- having the BT probe mounted in the exhaust path, dial starting from minute 2-3 more % power to see the Artisan trending lines showing BT reaching 150C at least at minute 6.
- after drying, raise power % to have 245C ET, desirably by minute 8, and keep this temperature.

Using Gene exhaust temperature as BT we can find the coefficients of the two curves, (drying and yellowing) and have a better idea about the machine capabilities to create other profiles.

Without a variable power mod of the heater I have no idea how to control something, to draw any conclusion... because Gene is using a high hysteresis
thermostat, that produce temperature jumps as big as 50 C... maybe the parallel diode mod, to lower the hysteresis to more acceptable values.
To be clear, are you suggesting having the BT probe at the exhaust and the ET probe at the hot air inlet to the drum?
Yes, as an immediate solution, without major changes, a true BT solution is much more complicate to implement.

But without an effective way of hot air temperature control, I don't see much gain adding these probes, because actual Gene system is too much on-off, for my taste.
This article http://coffeetime...dification shows a simple low-cost mod to the Gene to control the heater. Might be better to replace the dimmer with an SCR voltage regulator though.

As you mentioned, the on/off control on the Gene seems to be a problem (I didn't know that is how the heater is controlled ... time to get a power monitor!).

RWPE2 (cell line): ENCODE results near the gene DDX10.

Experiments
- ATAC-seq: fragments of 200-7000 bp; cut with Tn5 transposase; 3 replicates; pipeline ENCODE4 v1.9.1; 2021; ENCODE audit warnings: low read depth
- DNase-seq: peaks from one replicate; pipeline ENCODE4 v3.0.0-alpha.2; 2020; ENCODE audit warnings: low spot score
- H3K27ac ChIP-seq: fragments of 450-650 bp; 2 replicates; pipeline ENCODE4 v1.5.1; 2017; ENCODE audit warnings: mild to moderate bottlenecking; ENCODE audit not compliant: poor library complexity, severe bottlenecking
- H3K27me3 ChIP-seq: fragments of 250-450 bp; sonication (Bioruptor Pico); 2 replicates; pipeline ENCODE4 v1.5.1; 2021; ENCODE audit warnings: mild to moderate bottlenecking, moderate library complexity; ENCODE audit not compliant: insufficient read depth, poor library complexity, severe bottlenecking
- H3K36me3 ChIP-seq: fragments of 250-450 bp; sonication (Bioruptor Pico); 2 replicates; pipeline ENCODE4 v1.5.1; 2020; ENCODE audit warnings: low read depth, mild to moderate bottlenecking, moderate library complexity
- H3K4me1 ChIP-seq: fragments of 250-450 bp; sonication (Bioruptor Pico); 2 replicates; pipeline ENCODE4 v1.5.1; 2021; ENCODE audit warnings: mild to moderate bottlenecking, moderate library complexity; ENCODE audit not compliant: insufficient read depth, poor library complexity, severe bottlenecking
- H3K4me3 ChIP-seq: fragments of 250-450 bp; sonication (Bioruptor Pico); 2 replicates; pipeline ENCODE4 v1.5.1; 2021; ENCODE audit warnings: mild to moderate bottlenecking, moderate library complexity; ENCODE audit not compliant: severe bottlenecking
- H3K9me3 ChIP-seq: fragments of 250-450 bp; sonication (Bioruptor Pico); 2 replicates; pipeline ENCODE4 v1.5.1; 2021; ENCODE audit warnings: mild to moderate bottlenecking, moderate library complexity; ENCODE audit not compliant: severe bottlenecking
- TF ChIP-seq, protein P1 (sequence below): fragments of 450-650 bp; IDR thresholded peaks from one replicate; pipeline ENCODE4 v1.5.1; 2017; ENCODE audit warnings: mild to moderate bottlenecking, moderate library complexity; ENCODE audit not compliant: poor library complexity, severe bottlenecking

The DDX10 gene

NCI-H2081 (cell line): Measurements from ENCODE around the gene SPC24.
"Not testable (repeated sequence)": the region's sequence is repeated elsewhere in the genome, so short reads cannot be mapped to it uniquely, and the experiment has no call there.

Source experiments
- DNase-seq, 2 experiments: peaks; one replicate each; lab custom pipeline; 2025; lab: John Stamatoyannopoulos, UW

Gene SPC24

I realize this is an ancient thread, but it never hurts to mention new technology. Probably many of you are familiar with coffee cups that change color when you put something hot or cold in it. There is a family of pigments, which can be used with ceramics which change color with temperature. They are known as "thermochromic pigments". There are ALSO liquids, which would have to be put in a clear capsule which is rugged enough to bounce around in a drum. The liquid must be allowed to dry before sealing the ends. The Tempilaq product listed below "goes from a solid, to a liquid at it's target temperature". You paint it on the inside of a glass tube (and let dry), and then seal the ends of the glass. The Ceramic pigments are different, they change color at the target temperature, but fewer temperature ranges are available for it.

I have not had luck finding one with the right temperature range, but If I do, some small "beanlike lumps of clay" will be made and fired with the thermochromic pigments. Target temps I am looking for are dry, first crack, and second crack.

This may be an avenue for some enterprising soul can create a side business for the roasting community. I know me, I would rather give away a good idea (and see it done), than put in all the hours to bring it to fruition.

Below is a link to examples of the liquid based tempilaq (they are not meant to be fired into ceramics, they simply change to liquid at the target temperature).

Edited by addertooth on 08/26/2022 9:41 PM
You forget a little detail, for coffee roasting the temperatures values themselves are of little interest, what is most important is the variation.
190C could read 205 C on others machine, and both be right... but for both is more important to know at that point if the temperature rise firmly, and which rate.
8 vs 4 C per minute could be the difference between a well roasted and a baked coffee.